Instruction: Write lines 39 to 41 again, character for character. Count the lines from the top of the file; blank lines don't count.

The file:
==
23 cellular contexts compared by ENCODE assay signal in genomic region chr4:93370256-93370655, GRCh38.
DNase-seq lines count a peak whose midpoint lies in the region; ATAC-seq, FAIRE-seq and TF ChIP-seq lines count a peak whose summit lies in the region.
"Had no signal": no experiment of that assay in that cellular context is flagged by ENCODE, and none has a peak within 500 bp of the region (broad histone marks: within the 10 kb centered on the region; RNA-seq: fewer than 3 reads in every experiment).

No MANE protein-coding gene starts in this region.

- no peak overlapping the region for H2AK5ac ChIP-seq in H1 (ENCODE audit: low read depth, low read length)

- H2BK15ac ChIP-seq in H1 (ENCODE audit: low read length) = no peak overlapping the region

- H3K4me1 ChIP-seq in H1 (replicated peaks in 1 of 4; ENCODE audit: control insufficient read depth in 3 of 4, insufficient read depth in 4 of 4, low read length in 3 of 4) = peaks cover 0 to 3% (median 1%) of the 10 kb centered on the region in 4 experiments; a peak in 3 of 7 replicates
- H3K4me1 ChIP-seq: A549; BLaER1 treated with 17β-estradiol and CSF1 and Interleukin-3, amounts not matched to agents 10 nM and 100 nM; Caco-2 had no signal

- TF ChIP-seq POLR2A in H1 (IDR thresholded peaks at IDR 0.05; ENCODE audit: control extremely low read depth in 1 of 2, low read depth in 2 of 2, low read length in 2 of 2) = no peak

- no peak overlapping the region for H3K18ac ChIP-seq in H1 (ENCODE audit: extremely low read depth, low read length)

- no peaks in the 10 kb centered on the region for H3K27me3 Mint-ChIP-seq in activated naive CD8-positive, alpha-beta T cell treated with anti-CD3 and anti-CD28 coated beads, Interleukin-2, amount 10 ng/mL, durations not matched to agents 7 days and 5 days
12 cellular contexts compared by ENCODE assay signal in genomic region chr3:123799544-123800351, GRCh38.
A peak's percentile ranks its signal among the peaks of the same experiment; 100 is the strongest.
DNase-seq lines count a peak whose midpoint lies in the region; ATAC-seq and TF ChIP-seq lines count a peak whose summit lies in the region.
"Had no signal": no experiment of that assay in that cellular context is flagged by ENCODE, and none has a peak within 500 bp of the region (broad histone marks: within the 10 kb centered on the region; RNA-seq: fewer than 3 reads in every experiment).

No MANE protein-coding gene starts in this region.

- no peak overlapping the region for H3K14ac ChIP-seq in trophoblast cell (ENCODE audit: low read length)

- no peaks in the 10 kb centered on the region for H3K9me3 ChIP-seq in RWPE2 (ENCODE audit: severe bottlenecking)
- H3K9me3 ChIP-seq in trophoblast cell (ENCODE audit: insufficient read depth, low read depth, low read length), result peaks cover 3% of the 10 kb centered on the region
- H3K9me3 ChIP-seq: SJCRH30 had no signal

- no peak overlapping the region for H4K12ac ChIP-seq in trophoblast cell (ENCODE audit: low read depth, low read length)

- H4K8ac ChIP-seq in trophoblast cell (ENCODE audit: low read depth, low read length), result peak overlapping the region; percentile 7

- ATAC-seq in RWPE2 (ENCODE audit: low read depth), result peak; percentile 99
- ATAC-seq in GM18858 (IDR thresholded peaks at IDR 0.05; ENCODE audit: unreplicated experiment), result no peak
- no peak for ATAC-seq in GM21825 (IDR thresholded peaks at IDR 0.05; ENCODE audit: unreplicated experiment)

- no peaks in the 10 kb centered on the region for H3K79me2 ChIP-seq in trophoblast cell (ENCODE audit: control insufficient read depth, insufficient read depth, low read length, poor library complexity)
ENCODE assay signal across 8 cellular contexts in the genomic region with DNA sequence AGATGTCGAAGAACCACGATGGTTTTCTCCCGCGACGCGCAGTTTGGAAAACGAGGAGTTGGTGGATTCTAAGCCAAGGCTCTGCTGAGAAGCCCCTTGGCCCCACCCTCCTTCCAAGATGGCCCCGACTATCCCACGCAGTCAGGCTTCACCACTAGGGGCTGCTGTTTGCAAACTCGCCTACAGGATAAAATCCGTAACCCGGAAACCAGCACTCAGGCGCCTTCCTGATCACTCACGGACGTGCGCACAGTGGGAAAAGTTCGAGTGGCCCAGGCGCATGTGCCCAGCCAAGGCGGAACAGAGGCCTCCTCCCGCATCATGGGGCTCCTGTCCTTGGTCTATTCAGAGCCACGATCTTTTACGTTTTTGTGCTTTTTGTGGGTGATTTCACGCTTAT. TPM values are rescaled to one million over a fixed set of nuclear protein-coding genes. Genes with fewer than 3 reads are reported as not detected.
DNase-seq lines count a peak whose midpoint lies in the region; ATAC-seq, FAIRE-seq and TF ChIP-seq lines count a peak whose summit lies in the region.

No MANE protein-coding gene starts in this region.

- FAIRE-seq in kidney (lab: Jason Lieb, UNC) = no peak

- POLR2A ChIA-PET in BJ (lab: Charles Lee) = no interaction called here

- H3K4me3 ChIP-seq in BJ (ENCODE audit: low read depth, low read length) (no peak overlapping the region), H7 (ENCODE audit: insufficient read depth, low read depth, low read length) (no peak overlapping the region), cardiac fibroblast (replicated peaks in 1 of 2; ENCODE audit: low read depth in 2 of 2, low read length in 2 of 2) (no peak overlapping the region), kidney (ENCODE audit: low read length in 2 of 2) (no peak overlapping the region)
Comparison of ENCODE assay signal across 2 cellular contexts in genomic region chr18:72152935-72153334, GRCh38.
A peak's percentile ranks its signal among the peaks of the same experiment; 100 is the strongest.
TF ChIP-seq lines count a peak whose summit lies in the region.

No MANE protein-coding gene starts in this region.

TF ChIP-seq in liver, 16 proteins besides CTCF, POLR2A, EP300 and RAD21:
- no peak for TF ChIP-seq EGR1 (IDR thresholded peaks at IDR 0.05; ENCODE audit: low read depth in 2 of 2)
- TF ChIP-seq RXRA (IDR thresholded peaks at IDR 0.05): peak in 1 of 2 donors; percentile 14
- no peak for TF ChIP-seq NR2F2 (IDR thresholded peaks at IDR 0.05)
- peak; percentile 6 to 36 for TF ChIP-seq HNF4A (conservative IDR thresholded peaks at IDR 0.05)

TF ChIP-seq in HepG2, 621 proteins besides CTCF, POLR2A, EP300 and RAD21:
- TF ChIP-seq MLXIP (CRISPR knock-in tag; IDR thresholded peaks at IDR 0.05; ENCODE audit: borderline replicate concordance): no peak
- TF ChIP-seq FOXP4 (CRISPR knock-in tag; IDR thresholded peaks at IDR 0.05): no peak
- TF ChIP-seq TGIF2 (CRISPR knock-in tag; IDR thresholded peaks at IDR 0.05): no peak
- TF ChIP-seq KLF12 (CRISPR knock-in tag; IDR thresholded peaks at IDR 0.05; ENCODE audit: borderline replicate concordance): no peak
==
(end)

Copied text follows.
- TF ChIP-seq RXRA (IDR thresholded peaks at IDR 0.05): peak in 1 of 2 donors; percentile 14
- no peak for TF ChIP-seq NR2F2 (IDR thresholded peaks at IDR 0.05)
- peak; percentile 6 to 36 for TF ChIP-seq HNF4A (conservative IDR thresholded peaks at IDR 0.05)